Background: Musculoskeletal injuries during initial military training are a significant medical problem facing military organisations globally. In order to develop an injury management programme, this study aims to quantify the incidence and rehabilitation times for injury specific diagnoses.
Methods: This was a prospective follow-up study of musculoskeletal injuries in 6608 British Army recruits during a 26-week initial military training programme over a 2-year period. Incidence and rehabilitation times for injury specific diagnoses were recorded and analysed.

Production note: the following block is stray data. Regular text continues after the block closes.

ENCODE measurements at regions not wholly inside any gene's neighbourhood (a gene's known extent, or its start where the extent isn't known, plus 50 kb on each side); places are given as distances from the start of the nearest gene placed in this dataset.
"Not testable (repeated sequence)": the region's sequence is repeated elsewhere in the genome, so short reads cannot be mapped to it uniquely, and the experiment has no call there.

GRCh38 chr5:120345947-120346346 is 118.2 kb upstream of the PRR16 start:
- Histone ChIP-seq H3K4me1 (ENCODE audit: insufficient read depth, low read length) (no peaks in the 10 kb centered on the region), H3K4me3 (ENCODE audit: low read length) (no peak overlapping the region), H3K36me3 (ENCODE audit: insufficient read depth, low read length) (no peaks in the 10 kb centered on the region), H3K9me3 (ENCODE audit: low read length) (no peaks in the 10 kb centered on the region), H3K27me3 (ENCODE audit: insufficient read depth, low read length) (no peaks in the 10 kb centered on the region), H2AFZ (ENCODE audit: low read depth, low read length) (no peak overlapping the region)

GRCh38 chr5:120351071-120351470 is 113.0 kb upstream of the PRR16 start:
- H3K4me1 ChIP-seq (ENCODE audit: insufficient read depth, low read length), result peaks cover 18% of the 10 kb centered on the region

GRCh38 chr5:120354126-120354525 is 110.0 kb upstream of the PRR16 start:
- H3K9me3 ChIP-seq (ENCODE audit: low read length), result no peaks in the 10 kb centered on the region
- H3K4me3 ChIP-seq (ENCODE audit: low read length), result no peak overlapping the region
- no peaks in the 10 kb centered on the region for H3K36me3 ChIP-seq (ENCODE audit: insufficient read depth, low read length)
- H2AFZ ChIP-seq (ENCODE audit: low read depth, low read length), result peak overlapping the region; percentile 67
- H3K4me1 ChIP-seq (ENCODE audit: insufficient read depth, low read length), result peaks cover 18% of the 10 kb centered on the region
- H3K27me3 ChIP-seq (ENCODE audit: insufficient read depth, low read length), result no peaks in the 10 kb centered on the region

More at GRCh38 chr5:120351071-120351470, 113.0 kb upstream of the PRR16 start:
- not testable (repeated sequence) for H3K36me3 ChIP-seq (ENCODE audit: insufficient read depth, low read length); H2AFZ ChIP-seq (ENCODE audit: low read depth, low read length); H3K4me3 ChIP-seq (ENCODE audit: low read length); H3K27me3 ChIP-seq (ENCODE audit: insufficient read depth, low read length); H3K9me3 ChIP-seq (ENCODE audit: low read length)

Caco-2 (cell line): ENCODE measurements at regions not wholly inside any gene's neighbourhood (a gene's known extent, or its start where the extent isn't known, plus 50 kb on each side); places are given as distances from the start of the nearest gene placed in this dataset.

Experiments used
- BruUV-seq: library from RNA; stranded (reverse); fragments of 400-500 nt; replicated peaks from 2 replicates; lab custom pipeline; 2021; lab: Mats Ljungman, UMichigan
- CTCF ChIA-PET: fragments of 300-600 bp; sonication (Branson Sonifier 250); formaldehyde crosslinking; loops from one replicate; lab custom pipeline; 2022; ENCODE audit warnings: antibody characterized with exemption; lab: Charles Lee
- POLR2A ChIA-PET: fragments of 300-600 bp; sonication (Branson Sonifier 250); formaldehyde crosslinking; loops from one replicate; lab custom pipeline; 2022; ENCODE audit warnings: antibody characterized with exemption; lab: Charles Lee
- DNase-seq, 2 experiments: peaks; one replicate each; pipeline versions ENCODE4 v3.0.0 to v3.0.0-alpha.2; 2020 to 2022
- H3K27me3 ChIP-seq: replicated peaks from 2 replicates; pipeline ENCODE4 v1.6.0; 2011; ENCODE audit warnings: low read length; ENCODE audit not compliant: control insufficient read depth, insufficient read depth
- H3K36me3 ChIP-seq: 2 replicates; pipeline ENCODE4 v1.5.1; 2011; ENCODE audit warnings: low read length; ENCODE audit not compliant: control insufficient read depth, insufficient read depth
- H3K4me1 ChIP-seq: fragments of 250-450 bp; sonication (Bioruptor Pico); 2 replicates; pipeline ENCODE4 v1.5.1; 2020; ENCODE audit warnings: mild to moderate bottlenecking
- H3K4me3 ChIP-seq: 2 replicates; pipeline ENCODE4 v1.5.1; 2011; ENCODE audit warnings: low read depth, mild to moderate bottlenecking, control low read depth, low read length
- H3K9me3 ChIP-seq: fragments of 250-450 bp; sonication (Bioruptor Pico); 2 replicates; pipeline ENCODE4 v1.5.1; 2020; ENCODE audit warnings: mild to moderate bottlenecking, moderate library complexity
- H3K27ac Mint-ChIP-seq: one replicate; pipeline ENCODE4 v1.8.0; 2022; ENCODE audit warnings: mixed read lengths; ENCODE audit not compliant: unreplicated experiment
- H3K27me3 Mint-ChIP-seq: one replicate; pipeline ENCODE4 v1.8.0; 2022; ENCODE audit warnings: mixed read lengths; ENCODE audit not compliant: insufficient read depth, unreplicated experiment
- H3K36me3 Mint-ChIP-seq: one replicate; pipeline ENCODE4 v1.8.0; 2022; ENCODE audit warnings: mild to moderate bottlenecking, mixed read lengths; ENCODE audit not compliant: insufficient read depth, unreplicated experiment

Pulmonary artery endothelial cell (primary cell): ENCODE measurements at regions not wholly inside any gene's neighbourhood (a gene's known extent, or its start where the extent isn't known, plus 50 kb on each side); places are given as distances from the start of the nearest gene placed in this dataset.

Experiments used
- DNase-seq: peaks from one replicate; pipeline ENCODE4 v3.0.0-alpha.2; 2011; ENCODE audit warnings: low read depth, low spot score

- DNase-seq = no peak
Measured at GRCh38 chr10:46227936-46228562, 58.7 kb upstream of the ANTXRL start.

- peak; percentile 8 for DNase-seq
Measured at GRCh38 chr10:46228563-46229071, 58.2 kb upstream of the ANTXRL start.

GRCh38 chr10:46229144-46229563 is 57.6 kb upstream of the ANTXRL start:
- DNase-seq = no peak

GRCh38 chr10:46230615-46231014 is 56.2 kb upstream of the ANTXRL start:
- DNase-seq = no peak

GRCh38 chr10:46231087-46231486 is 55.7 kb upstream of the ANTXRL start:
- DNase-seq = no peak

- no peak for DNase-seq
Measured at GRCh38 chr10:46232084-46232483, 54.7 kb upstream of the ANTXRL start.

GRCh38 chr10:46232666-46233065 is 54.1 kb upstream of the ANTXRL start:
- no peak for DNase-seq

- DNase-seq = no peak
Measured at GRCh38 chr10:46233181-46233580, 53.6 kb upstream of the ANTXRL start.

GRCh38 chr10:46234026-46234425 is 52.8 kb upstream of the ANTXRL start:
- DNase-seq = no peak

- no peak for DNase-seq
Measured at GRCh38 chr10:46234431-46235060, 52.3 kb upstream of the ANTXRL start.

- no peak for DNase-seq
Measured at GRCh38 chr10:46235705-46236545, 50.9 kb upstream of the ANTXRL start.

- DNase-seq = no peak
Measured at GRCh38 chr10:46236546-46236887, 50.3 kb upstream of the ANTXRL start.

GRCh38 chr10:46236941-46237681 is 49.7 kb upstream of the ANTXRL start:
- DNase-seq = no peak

Results: During the study period the overall incidence of musculoskeletal injuries was 48.6%, and the most common diagnosis was iliotibial band syndrome (6.2%). A significant proportion of the injuries occurred during the first 11 weeks of the programme. The longest rehabilitation times were for stress fractures of the femur, calcaneus and tibia (116 ± 17 days, 92 ± 12 days, and 85 ± 11 days, respectively). The combination of high incidence and lengthy rehabilitation indicates that medial tibial stress syndrome had the greatest impact on training, accounting for almost 20% of all days spent in rehabilitation.
Conclusion: When setting prevention priorities consideration should be given to both the incidence of specific injury diagnoses and their associated time to recovery.